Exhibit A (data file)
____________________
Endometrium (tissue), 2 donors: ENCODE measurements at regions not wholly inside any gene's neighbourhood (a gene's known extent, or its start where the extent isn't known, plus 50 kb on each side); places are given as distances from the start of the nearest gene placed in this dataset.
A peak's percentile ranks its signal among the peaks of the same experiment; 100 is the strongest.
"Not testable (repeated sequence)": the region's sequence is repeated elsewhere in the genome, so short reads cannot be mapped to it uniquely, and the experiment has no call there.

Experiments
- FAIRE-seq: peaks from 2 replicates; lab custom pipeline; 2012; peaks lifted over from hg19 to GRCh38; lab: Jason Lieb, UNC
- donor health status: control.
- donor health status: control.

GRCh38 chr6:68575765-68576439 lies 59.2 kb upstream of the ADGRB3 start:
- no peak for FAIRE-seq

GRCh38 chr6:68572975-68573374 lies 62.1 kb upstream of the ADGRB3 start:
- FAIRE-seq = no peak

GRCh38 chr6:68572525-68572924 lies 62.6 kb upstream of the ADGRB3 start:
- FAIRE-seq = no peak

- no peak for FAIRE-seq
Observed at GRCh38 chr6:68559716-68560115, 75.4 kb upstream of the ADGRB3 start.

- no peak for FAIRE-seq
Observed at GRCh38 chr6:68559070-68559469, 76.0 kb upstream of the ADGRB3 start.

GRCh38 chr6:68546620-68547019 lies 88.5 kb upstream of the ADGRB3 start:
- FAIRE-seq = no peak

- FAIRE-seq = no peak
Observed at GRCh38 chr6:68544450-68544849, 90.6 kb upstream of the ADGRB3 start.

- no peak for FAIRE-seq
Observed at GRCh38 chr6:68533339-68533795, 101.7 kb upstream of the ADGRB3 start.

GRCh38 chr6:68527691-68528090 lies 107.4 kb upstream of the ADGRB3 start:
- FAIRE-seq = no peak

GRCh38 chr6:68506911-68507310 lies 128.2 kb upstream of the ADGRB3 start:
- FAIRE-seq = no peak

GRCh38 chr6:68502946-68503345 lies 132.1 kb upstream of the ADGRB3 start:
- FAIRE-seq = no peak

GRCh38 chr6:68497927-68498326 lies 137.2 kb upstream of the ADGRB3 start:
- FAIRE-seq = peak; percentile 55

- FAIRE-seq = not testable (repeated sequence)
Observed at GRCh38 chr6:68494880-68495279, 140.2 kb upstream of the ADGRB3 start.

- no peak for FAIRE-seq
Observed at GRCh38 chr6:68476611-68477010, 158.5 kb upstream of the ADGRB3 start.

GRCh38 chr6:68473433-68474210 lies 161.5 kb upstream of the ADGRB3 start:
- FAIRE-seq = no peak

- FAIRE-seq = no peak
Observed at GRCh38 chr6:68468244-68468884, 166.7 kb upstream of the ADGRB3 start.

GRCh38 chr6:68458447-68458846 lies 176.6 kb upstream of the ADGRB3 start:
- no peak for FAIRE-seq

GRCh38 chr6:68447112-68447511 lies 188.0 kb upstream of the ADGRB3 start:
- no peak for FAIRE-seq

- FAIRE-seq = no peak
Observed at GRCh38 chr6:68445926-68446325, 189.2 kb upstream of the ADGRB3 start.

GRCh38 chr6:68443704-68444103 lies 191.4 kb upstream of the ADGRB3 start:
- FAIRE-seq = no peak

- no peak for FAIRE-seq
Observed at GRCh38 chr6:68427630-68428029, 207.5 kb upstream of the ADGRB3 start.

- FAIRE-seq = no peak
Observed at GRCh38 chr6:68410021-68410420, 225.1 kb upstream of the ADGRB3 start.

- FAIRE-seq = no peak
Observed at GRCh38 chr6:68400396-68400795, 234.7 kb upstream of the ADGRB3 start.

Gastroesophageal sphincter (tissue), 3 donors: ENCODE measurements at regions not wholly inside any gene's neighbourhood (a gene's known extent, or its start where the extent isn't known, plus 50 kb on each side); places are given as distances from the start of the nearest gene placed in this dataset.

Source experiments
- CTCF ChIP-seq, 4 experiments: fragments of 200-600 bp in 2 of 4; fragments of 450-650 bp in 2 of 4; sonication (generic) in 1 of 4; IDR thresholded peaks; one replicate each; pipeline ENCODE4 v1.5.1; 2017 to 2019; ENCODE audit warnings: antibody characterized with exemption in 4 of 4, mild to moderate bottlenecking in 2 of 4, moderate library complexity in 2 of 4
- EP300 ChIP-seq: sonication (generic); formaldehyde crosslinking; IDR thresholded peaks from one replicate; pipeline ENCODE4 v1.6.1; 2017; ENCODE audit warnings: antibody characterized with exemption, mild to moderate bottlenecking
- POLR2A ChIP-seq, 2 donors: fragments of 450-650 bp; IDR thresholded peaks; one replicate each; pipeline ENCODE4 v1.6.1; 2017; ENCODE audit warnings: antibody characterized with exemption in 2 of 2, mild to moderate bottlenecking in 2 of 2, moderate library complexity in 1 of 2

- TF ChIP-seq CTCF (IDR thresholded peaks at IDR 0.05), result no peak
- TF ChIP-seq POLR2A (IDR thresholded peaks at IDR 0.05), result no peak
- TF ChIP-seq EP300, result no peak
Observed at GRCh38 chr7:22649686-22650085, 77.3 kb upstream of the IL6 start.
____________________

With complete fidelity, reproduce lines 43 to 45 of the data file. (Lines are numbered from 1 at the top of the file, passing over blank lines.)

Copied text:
- no peak for FAIRE-seq

- FAIRE-seq = no peak
Observed at GRCh38 chr6:68445926-68446325, 189.2 kb upstream of the ADGRB3 start.